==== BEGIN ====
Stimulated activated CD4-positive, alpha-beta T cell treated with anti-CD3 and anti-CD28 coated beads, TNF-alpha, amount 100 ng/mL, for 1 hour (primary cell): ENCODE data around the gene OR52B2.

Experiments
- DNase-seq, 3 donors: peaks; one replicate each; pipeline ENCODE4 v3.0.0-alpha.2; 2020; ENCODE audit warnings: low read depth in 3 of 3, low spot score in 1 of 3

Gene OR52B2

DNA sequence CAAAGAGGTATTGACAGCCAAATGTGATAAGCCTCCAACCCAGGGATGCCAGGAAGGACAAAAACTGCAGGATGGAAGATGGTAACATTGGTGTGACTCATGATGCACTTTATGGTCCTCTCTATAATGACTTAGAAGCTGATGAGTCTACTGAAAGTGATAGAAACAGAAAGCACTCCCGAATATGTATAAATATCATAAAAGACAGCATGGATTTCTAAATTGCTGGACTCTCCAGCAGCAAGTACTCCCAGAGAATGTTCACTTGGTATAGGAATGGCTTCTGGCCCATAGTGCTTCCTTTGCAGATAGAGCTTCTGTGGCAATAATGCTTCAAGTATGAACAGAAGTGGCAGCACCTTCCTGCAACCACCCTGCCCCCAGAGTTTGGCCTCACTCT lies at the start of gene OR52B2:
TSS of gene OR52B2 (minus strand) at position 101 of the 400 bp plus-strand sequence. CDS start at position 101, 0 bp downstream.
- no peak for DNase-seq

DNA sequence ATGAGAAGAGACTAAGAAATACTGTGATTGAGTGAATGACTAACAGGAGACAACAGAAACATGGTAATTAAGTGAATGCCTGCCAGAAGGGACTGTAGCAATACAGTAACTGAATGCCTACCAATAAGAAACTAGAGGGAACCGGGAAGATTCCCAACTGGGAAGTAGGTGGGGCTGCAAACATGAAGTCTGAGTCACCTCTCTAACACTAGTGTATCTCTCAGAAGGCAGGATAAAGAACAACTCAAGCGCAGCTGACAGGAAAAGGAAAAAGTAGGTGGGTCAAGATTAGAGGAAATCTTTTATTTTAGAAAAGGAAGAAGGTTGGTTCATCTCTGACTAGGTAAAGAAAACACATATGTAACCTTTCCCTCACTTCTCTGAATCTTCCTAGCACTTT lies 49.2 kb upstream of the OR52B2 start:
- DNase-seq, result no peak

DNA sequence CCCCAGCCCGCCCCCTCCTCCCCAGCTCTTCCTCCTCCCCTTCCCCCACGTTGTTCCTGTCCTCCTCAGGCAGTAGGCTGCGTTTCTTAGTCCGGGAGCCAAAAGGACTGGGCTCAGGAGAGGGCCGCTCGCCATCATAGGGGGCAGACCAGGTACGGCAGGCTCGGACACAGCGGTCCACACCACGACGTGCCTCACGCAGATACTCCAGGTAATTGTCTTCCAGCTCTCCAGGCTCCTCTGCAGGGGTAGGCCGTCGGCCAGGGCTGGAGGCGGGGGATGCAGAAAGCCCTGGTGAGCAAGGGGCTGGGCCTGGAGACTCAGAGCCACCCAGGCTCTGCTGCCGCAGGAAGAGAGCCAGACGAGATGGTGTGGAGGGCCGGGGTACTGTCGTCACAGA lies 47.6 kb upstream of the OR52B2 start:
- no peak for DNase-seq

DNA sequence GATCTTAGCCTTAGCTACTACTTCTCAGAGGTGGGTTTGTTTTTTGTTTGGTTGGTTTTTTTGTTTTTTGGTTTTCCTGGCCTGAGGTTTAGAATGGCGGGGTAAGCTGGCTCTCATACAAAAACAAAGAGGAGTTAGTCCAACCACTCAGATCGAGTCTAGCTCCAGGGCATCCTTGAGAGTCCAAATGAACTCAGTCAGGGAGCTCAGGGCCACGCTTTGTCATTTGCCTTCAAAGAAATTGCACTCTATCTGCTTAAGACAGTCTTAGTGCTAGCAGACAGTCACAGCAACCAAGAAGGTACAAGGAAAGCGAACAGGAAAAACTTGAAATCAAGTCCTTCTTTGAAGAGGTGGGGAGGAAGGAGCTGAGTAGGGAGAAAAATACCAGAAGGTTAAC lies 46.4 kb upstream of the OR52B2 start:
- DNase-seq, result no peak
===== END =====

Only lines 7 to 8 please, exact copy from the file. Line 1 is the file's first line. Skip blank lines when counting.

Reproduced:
- no peak for DNase-seq

DNA sequence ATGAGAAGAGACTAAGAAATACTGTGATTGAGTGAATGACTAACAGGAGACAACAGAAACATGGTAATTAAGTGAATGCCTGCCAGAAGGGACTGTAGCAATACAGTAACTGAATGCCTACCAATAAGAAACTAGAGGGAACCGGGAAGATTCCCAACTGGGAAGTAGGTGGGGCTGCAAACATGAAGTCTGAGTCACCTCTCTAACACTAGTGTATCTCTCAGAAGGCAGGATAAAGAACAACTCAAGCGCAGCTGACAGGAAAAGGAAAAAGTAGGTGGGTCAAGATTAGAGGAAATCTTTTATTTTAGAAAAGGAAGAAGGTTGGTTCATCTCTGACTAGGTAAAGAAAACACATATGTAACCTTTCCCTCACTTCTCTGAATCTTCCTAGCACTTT lies 49.2 kb upstream of the OR52B2 start: